Breaking the Bondage of Interest

 

 

 

 

 

 

 

 

 

 

 

 

Usury is the “Hidden Hand” in history. It is behind wars and revolutions, booms and busts, and the travesty termed “poverty amidst plenty.” It causes civil wars and class wars. Many problems of the world could be resolved with clarity once the dust the money-lenders throw in one’s eyes is removed. The financial system is the means by which power politics functions at all levels.

As one historical example of the “hidden hand” at work: How many Anglophobic Irishmen understand the real reasons for the “potato famine”? Henry Kelliher wrote that anecdotes were told to him of the harrowing starvation of the Irish. It was subsequently that he found the Irish famine was the result not of over-population, as claimed at that time among some quarters – nor even due to food shortages, since it was only the potato crop that failed. In 1845 (while the famine was to claim the lives of 1,029,000) 779,000 quarters of wheat and flour, 93,000 quarters of barley, and 2,353,000 quarters of oats – enough to feed for a year every person who died of starvation, nearly four times over – were exported from Ireland.[24] Kelliher commented:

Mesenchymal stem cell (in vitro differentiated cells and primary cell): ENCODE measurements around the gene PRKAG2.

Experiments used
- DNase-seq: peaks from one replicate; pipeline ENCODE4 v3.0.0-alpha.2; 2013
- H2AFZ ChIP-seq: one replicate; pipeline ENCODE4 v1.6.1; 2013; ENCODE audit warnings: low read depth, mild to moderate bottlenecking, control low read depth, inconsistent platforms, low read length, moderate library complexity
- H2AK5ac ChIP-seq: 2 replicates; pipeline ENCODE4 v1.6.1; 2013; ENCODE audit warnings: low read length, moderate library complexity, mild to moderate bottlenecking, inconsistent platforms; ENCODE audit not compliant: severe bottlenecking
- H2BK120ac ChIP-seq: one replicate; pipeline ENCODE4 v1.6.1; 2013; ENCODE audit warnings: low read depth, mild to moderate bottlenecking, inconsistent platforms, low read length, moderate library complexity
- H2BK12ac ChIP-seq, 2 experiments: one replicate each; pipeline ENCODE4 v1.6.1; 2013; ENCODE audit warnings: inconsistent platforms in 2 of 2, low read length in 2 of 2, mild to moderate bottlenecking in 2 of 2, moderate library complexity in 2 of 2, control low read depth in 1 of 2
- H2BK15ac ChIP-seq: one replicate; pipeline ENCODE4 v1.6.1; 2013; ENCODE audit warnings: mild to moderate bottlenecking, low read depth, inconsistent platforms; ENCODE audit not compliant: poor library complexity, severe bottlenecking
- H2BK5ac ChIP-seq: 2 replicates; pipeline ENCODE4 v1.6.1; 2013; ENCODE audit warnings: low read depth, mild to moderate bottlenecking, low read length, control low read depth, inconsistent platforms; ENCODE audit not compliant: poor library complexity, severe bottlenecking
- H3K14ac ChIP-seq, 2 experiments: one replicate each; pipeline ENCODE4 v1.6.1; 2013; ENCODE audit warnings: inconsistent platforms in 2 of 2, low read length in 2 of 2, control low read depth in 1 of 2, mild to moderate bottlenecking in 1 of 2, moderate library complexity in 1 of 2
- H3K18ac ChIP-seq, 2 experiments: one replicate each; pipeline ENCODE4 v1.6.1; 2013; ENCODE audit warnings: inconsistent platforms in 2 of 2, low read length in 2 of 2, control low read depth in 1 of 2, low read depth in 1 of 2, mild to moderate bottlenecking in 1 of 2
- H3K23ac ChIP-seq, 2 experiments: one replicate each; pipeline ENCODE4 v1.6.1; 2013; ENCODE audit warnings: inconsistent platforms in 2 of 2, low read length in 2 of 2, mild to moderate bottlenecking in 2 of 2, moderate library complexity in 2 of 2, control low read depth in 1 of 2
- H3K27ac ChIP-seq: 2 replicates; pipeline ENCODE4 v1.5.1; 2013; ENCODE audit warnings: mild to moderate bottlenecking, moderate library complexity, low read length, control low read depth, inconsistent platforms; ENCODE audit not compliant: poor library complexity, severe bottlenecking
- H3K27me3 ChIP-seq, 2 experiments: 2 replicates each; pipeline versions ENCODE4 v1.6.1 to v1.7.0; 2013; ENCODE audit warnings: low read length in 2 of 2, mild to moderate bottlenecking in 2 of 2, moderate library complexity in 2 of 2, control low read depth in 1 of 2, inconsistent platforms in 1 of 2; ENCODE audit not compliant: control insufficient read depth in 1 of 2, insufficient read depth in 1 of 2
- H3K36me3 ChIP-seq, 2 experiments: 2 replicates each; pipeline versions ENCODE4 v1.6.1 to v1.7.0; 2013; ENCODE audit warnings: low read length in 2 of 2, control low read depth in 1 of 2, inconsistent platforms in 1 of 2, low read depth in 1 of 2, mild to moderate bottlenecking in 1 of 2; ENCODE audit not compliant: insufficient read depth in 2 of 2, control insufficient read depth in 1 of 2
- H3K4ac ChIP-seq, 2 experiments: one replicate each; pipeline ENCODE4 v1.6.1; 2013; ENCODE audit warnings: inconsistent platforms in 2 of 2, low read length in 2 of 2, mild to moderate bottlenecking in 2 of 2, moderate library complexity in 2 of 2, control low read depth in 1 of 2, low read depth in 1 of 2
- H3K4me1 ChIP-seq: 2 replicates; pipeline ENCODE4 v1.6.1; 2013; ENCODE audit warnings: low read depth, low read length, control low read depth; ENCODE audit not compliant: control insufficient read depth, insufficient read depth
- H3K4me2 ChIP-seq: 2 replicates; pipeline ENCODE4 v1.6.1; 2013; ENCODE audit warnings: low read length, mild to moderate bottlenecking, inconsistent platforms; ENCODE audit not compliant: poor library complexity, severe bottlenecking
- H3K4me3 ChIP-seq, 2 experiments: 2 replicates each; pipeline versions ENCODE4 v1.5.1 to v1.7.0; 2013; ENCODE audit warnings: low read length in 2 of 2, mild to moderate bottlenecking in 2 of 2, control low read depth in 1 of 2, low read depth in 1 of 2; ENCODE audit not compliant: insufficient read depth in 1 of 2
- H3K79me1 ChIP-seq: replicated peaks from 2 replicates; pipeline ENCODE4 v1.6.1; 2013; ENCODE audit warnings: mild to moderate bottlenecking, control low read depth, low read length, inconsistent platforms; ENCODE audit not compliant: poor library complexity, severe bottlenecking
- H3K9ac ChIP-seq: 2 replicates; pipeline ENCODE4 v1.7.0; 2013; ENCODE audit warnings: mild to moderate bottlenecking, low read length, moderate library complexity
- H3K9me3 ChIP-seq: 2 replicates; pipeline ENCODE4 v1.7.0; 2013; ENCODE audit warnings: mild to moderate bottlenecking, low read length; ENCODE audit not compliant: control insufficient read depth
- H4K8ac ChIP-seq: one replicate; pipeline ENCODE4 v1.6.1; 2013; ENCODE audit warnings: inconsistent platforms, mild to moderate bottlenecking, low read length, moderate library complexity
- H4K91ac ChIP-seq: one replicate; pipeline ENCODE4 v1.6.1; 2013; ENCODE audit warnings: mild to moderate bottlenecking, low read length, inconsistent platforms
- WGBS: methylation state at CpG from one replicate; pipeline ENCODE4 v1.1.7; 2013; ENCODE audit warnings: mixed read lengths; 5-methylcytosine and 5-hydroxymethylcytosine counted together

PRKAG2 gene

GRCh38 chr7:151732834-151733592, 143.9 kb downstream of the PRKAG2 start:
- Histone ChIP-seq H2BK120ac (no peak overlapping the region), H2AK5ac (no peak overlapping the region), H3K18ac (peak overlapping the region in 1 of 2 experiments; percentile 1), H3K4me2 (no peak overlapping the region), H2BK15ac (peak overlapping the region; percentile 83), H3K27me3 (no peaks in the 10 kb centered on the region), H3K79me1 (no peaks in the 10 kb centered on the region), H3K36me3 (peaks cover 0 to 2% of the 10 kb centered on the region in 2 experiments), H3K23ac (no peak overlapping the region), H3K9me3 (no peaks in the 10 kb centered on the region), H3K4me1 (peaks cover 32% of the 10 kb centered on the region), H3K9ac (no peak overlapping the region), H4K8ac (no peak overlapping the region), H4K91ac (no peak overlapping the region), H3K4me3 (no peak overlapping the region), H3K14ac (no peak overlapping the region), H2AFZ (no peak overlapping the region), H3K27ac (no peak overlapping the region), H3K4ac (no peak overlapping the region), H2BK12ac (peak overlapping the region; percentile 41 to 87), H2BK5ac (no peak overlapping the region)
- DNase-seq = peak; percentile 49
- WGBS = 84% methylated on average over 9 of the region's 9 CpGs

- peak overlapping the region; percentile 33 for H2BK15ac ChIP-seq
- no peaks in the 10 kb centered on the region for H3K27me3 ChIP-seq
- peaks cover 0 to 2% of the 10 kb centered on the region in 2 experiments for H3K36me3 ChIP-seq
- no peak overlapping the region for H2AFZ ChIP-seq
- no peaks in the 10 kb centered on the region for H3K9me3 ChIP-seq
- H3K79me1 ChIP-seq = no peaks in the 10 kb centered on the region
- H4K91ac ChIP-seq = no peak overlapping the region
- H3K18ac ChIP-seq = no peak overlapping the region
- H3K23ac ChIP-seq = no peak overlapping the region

When the true story of Ireland is written it will be found that all that stood between starvation and the available plenty, was the crushing interest burden that had to be paid to outside money-lenders, that the country was not suffering from famine, but from what we choose today to call “depression.” A famine is the absence of food caused by a lack of food; a depression is the absence of food caused by a lack of food, caused by a deficiency in the medium of exchange – money.[25]

How many are aware that a major cause of the French Revolution, the epochal event that was one of the first victories of Money Power over Tradition, was caused not by the masses yearning to overthrow the tyranny of Monarchy, but by the economic dislocations caused by debt, when 50% of state expenditure went to pay interest to money-lenders? And so we might continue, up to the present: how much of the aggravation between Islam and the West is caused (apart from the betrayal of the Arabs dating back to the Balfour Declaration and the Sykes-Picot Agreement) by the aim of international finance to control the Islamic world, where usury is regarded as “sin,” as it once was by Western Christendom? Remove the “Hidden Hand” of usury and once the perspective becomes clear, issues might be resolved with justice between many that are presently at each others’ throats while the real culprits remain invisible.